12 Things Introverts Are Thankful for This Thanksgiving

Updated: Dec 8, 2020

What are you thankful for? It’s a common question to hear this time of year.

Thanksgiving 2020 may look a little different compared to years past, but there are many things for introverts to be grateful for this fall.


We’ve started a list of some of the things us introverts can especially appreciate this season. Do you have items to add to the list? Add them in the comments, below. We’d love to hear from you!


1. Pets


Our fur buddies have become not only our best friends and roommates, but in many cases, our coworkers. Whether you are a cat, dog, bird, fish or iguana pet parent, you know that your pet understands you and gives you unconditional love – even on your roughest day.


2. Curbside Pickup

Life as we knew it changed very quickly in 2020, but one change that introverts embraced quickly was the newly-established curbside pickup of online orders at their favorite brick-and-mortar retail stores and restaurants. No lines, no awkward small talk with the cashier – perfect!


3. Nature


Nature can often provide inspiration for creative minds. As plans changed and social schedules dwindled, many an introvert turned toward lunchtime neighborhood walks and weekend hikes in local parks. Clouds, wildflowers, raindrops and the changing color of leaves can dissolve even the most stubborn creative block.


4. Creative Possibilities

Pivot, pivot, pivot! The pandemic has opened up our minds to new ways of thinking and creativerts have risen to the challenge. Whether working from home, dreaming up a new marketing strategy, or trying a new art project – creativerts have embraced the social distancing lifestyle.


5. Satisfaction of a Job Well Done

Introverts may not often call attention to themselves to “toot their own horn” at the conclusion of a project, but they do enjoy the satisfaction of a job well done. Remember to thank all of your teammates at your next project launch, because a “good job” comment may be all it takes to make an introvert’s day. And you might get a smile in return!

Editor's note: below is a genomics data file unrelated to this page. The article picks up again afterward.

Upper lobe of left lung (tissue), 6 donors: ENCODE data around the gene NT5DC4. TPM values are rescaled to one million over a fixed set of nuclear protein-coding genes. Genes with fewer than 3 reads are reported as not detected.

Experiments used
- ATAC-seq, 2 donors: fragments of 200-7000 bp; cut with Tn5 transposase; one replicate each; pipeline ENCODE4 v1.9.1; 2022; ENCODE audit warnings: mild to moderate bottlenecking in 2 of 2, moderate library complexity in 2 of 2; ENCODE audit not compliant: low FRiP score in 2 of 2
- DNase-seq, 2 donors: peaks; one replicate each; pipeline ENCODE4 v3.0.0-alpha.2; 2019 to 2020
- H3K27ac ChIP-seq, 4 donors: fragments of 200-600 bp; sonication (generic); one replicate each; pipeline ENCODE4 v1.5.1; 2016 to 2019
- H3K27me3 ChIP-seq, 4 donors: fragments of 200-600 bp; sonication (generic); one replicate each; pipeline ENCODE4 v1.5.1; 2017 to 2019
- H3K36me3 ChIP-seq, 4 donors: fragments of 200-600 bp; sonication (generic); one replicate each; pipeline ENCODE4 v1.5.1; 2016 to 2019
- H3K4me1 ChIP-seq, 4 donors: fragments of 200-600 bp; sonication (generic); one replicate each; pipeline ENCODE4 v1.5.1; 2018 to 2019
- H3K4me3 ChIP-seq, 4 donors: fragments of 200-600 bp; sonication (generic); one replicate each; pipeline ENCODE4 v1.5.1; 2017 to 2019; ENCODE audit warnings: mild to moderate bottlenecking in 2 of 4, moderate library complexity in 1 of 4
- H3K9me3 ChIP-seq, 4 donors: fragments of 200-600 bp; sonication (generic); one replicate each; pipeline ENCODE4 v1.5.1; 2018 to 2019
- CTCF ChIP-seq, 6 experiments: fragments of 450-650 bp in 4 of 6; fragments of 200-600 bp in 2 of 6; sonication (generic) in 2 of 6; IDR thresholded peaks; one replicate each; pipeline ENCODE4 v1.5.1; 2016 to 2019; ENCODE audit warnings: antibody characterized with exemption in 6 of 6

6. Video Conferencing and Webinar Platforms

Video conferencing and webinar platforms were available prior to 2020, but now both our professional and personal lives seem to revolve around them. However, whether virtual or in-person, meetings are still meetings and for introverts they often inspire doodles, daydreams, and deep conversations.


7. Mom’s Recipes


Many of us may not see our extended family this Thanksgiving. But, we can cook family recipes and pretend that we’re all together. Or use video conferencing (see #6) to show off your cooking skills. (Remember to say “thanks Mom,” too.)


8. Naps


Naps have been known to clear the mind and inspire creativity. That’s why introverts often like a bit of solitude to set aside the million different things rumbling around in their brains and slow down for a few minutes.


9. Caring Community

Even introverts miss the days of art festivals, live music, and community events. There was something magical about losing yourself in the anonymity of a crowd. But, while introverts value their alone time, it’s also nice to know that they are surrounded by a caring community of family, friends and neighbors.


10. Sweatshirts and Blankets

On cool fall days, a soft sweatshirt or blanket, fresh out of the dryer, feels like a warm hug. Snuggly, soft goodness!


11. A Good Laugh

Even introverts are feeling a bit more anxious these days, but a good laugh can often chase away a bit of that anxiety. Whether you are watching a classic rom-com movie or learning a new knock-knock joke, laughter is an effective pandemic coping tool.


12. Music


Music has often been a form of escapism for many introverts. Listening to a current favorite or a song from childhood can help introverts forget their cares and get their creative juices flowing.


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Lisa Wendorff

Lisa Wendorff is a B2B Content Writer. She holds a master’s degree from the University of Wisconsin – Whitewater in Corporate Communication. However, Lisa’s passions include knitting, running half-marathons and juggling. In fact, she keeps a set of juggling balls near her desk for a quick break to ward off writer’s block and remind herself to maintain balance. Connect with Lisa on LinkedIn.

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